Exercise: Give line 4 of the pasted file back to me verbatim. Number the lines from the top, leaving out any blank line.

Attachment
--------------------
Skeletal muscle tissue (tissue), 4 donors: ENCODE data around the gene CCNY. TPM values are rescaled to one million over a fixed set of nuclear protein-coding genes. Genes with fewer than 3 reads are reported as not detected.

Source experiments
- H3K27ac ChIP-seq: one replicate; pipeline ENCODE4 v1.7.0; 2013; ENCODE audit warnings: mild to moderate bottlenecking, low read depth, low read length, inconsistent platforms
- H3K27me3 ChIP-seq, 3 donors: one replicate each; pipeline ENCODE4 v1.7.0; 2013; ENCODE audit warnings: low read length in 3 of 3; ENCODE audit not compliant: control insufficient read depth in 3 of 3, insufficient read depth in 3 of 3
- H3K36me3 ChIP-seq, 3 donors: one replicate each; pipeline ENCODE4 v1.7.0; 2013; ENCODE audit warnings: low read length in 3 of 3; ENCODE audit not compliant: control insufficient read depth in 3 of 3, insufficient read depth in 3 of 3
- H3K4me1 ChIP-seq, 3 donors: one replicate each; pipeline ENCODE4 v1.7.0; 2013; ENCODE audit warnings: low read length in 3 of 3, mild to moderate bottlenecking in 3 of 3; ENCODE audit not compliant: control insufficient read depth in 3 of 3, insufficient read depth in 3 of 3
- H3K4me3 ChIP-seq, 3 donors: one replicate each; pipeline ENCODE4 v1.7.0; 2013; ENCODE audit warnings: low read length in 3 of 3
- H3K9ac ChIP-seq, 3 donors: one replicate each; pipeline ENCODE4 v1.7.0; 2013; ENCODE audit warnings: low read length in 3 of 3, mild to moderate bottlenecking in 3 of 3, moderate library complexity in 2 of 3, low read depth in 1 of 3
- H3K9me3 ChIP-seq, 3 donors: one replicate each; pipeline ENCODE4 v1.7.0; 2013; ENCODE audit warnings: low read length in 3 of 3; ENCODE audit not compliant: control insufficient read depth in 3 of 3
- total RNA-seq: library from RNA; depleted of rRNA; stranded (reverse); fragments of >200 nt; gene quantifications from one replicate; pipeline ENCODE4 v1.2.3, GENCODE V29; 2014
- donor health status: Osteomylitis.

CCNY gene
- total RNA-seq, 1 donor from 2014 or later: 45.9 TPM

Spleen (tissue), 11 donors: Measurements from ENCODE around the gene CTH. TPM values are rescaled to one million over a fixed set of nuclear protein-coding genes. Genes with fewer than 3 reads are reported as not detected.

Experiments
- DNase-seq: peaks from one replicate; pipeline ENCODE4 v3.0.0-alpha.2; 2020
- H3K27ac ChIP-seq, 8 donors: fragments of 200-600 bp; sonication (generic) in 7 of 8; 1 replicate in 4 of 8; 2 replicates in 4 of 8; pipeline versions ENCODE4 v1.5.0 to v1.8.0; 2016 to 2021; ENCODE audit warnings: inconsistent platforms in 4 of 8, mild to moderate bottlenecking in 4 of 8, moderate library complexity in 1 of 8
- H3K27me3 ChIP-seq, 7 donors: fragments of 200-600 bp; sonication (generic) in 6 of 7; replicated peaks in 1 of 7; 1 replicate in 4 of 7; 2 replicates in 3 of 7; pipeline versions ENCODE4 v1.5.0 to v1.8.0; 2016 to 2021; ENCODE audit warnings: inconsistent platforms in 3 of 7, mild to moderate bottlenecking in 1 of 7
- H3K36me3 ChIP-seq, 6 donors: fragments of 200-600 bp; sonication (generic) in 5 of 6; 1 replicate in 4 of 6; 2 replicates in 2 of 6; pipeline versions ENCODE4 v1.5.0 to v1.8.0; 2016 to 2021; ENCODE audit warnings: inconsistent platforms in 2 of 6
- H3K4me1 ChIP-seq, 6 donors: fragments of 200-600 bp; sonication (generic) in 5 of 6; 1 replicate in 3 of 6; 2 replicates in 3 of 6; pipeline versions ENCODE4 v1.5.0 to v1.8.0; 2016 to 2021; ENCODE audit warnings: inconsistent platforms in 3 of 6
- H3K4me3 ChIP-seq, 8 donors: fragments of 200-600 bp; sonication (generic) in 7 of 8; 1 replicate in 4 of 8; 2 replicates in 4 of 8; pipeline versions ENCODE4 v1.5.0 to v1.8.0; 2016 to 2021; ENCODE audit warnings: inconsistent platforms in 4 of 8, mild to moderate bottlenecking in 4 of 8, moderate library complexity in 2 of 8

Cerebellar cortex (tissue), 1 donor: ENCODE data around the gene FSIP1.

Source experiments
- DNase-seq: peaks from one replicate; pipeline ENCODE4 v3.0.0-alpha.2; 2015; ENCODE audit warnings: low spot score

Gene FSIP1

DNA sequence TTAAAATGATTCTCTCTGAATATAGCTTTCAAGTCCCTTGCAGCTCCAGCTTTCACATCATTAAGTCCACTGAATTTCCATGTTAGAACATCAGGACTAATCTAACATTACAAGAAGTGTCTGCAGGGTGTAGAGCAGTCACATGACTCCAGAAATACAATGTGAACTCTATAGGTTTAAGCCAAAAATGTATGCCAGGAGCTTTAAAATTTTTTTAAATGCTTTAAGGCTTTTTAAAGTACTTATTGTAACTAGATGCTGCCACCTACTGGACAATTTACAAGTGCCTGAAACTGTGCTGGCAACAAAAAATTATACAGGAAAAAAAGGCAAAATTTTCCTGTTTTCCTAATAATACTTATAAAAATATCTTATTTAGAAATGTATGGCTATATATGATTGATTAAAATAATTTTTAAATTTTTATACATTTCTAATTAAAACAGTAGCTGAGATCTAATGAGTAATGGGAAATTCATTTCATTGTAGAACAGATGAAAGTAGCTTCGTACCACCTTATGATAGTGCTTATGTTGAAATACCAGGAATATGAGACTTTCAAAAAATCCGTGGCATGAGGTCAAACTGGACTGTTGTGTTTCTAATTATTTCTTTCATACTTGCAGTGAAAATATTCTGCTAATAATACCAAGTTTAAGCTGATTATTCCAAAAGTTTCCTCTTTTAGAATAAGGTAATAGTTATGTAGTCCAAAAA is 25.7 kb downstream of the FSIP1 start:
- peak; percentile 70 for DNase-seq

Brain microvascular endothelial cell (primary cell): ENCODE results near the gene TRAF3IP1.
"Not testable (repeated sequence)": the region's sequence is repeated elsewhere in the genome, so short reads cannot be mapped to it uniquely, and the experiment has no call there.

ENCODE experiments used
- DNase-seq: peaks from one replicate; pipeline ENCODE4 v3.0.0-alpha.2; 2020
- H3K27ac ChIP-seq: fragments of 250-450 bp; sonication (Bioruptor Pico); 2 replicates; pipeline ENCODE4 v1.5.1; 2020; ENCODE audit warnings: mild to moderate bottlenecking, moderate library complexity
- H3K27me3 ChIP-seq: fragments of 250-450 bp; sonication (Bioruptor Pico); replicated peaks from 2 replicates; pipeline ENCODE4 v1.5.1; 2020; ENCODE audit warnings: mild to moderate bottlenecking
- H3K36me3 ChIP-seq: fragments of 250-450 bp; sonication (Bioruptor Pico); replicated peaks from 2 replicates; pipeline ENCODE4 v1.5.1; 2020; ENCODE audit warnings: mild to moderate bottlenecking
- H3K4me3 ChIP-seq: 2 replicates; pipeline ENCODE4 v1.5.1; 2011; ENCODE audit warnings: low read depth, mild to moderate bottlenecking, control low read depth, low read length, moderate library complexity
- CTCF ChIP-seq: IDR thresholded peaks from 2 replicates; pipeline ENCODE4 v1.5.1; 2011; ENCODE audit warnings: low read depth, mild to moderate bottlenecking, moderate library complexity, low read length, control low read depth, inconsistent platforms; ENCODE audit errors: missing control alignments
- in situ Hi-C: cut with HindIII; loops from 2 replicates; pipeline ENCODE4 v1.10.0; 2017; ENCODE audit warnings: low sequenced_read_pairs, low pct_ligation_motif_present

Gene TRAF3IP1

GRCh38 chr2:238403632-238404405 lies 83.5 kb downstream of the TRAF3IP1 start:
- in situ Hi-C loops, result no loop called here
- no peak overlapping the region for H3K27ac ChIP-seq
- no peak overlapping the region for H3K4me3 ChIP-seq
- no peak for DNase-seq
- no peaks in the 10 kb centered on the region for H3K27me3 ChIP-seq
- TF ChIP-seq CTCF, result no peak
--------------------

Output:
- H3K27me3 ChIP-seq, 3 donors: one replicate each; pipeline ENCODE4 v1.7.0; 2013; ENCODE audit warnings: low read length in 3 of 3; ENCODE audit not compliant: control insufficient read depth in 3 of 3, insufficient read depth in 3 of 3